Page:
I’ve been reading your site for quite some time now, but have never posted any comments. I’m a big time nature enthusiast, however not the yuppie type that seem to be filling out quite a large and new niche in society. I guess I define myself as a person most seeking Thoreau’s idea of Wildness, not the new line of EMS or north face gear. I originally found your site in searching for some critiques of one of my favorite works, Walden. If you haven’t already read it, I recommend you give Paul Rezendes’ “The Wild Within” a chance. I enjoy your site greatly, admire your respect for Nature, and wish you well in your journeys through written thought.

  4. Even were we to populate the world in today’s crowded numbers for a thousand more years, our nature shall never change. We evolved as hunter/gatherers, living in small bands, and rare to find on the earth. Many (most?) of us shall never feel unconflicted acceptance of cities. Jeffers is right: There needs be fewer of us.

  5. “Jeffers was more than a great poet, he was a great prophet. Everything he wrote about the corruption of empire, the death of democracy, the destruction of our planet and the absurd self-centered vanity of the human animal has come true tenfold since his time.”
    Ed Abbey “The Thoreau of the West”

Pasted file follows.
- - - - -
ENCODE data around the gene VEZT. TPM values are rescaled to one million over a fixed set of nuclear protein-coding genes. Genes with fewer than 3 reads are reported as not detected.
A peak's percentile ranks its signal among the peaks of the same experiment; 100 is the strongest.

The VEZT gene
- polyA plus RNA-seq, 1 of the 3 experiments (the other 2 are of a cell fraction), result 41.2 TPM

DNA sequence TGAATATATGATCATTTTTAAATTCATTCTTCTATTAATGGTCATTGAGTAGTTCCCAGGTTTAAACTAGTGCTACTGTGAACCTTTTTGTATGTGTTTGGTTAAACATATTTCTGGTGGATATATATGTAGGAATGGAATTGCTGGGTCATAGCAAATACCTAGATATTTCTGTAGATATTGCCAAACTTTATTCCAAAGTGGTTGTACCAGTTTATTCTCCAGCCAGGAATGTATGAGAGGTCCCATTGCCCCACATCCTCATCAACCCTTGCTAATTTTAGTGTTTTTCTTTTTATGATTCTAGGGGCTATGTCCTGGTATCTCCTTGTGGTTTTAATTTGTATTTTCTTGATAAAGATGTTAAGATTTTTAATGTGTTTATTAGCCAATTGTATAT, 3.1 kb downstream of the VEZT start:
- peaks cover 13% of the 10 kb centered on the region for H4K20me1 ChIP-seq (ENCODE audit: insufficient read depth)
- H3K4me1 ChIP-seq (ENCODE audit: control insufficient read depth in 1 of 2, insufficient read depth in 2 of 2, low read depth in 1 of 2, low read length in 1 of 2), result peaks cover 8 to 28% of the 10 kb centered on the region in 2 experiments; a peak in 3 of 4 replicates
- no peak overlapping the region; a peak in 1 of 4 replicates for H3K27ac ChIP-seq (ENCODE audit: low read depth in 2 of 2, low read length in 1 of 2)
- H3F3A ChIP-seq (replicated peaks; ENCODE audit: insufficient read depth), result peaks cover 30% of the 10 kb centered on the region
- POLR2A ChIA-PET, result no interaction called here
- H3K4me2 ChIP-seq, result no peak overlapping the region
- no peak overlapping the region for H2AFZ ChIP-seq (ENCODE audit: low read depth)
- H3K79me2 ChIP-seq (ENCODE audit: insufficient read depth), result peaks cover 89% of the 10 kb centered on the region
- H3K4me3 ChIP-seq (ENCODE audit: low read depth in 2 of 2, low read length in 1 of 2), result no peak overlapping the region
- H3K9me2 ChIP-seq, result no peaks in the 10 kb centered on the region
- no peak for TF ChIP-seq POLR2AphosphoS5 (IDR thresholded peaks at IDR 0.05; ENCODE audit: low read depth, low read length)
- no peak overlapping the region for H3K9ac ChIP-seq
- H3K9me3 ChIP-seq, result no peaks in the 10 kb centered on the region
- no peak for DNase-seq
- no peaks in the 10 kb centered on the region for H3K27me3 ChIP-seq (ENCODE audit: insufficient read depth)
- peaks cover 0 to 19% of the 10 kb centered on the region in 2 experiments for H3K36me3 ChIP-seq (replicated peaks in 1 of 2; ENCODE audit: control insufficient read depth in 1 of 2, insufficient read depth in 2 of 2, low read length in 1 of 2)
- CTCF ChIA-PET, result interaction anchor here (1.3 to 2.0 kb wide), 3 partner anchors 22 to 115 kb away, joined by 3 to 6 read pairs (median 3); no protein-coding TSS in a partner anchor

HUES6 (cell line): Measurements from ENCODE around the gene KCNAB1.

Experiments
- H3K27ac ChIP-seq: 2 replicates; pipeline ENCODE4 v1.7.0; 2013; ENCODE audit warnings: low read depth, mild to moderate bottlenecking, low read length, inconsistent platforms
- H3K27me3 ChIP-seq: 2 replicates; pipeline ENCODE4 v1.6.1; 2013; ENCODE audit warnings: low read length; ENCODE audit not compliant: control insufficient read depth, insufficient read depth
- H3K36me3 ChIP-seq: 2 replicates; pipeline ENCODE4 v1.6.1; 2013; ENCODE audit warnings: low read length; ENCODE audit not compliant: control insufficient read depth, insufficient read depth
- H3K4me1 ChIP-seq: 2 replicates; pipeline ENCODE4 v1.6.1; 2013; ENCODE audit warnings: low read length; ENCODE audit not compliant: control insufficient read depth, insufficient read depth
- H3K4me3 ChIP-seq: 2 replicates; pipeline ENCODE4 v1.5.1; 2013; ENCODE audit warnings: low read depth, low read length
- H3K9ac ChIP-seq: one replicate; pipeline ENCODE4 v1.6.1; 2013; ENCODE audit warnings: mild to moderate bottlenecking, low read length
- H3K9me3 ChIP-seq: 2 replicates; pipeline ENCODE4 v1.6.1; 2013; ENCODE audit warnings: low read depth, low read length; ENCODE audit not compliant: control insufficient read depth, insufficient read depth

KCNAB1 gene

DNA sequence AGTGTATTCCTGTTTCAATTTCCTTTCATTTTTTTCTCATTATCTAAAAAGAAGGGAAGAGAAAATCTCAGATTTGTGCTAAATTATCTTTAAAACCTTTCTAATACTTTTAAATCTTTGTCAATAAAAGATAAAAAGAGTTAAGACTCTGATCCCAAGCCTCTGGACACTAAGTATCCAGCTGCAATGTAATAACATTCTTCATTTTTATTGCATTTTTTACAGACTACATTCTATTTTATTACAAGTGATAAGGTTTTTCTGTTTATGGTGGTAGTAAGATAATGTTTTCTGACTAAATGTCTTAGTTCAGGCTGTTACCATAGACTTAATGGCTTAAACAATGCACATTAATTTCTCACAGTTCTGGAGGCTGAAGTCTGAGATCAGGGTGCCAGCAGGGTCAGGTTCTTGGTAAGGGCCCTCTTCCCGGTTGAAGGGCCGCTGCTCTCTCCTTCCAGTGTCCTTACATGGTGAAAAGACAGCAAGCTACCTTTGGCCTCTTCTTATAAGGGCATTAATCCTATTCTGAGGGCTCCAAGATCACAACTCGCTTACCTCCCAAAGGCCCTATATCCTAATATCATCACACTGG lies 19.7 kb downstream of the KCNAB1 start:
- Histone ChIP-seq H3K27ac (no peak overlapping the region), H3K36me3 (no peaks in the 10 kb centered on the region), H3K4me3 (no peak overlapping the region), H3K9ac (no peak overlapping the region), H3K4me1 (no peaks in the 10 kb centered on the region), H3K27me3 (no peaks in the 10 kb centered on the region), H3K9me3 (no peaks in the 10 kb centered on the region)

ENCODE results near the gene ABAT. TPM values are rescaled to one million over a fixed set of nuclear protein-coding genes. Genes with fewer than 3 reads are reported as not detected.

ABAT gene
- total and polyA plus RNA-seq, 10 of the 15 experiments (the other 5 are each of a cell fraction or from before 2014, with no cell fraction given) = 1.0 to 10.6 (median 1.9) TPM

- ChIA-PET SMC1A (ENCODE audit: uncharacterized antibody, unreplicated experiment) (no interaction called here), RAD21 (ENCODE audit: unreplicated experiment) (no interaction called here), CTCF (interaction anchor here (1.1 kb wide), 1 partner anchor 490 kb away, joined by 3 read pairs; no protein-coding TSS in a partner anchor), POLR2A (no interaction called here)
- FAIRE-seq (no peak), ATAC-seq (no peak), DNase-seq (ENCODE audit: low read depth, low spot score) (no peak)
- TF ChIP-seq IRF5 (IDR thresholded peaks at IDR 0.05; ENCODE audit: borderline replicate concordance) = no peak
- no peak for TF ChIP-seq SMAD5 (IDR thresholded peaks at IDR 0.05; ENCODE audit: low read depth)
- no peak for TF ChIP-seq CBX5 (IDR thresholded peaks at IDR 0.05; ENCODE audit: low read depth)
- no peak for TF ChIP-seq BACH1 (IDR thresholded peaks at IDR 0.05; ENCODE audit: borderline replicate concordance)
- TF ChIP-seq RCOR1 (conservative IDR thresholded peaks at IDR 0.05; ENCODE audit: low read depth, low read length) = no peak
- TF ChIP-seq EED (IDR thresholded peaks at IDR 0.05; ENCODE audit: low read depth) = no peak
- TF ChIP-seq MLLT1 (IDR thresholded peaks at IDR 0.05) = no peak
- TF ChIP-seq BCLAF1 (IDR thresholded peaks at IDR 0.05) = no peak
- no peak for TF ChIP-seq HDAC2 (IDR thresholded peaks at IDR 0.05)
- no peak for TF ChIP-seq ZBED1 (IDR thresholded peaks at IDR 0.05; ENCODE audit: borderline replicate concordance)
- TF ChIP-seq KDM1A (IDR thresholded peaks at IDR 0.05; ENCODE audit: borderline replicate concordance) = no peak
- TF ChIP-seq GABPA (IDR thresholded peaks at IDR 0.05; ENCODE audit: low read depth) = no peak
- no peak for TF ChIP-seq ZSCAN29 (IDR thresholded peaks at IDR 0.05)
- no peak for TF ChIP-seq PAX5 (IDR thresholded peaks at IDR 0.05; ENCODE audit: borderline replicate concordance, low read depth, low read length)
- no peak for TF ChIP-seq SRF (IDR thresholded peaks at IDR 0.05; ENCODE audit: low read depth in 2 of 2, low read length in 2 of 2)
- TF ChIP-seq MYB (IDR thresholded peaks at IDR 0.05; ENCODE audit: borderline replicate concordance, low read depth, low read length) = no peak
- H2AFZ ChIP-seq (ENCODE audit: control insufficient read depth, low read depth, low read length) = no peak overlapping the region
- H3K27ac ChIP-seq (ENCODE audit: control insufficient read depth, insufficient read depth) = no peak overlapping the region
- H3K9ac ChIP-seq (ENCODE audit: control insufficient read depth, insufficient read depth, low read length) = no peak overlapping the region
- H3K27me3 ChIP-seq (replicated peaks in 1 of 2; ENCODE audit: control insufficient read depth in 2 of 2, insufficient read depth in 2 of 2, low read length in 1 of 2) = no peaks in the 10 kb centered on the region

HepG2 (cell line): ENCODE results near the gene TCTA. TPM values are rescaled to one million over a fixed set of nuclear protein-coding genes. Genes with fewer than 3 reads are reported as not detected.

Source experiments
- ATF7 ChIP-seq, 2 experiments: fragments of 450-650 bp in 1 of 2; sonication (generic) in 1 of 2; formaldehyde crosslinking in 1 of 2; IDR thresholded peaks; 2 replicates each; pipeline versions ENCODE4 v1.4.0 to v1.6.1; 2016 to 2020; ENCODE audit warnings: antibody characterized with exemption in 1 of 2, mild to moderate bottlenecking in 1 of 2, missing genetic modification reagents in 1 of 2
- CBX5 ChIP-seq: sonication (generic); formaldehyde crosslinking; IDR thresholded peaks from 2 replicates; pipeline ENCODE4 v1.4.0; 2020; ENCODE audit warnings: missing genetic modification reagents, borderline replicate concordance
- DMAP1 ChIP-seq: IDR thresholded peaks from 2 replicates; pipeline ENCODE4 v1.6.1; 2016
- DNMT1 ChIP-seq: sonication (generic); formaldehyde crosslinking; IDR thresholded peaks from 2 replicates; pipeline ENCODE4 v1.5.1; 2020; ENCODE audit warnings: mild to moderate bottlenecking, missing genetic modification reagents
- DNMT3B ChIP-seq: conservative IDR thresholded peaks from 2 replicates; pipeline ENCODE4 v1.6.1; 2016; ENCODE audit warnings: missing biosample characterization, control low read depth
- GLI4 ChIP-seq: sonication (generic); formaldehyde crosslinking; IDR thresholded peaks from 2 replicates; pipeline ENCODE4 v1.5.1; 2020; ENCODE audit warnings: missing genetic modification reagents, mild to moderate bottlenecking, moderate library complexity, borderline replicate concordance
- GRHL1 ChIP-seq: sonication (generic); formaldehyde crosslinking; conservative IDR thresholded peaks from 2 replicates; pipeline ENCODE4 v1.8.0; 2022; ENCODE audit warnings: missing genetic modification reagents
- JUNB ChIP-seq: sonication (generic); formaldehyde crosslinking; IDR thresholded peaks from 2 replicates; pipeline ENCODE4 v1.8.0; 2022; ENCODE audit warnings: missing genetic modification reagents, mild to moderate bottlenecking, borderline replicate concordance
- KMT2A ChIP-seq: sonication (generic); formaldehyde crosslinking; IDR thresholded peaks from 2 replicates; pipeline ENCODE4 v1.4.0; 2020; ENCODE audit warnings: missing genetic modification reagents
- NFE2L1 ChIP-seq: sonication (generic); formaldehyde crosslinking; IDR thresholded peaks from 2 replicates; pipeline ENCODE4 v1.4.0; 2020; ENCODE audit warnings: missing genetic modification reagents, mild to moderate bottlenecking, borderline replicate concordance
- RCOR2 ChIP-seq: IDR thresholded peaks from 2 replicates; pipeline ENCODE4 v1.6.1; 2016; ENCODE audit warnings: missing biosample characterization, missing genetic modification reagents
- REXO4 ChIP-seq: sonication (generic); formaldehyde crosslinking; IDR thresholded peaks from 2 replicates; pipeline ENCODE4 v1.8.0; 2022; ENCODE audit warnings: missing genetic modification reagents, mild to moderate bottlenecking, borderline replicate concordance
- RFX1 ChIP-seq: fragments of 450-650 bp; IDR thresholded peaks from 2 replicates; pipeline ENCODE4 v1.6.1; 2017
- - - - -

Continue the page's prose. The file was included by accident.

And he, Jeffers, DID give us the best, perhaps the only, ANSWER

    Then what is the answer?–Not to be deluded by dreams.
    To know that great civilizations have broken down into violence, and their tyrants come, many times before.
    When open violence appears, to avoid it with honor or choose the least ugly faction; these evils are essential.
    To keep one’s own integrity, be merciful and uncorrupted and not wish for evil; and not be duped
    By dreams of universal justice or happiness. These dreams will not be fulfilled.
    To know this, and know that however ugly the parts appear the whole remains beautiful. A severed hand
    Is an ugly thing, and man dissevered from the earth and stars and his history…for contemplation or in fact…
    Often appears atrociously ugly. Integrity is wholeness, the greatest beauty is
    Organic wholeness, the wholeness of life and things, the divine beauty of the universe. Love that, not man
    Apart from that, or else you will share man’s pitiful confusions, or drown in despair when his days darken.

  6. Personal to Loren (sorry about messing up my e-address, it says it all).

    I accidentally came across your blog yesterday, 18 months after you put Jeffers up on it. I hope you’re still reading his poetry/prophecy.

    I also hope you know he’s chosen the West Coast Poet for the NEA’s Big Read (qv). The Reader’s and Teacher’s Guides therefore are wonderful introductions.

    Also, please have a look at: and come by if you’re in the area.


  7. Call him misanthrope. Call him a son of Nietzsche if you like. I say the man had a right to be disappointed in his species–or at least to appreciate the tragedy of it, and to seek value and solace in the broad sweep of geologic time. Right or wrong, Jeffers spoke the truth of his heart.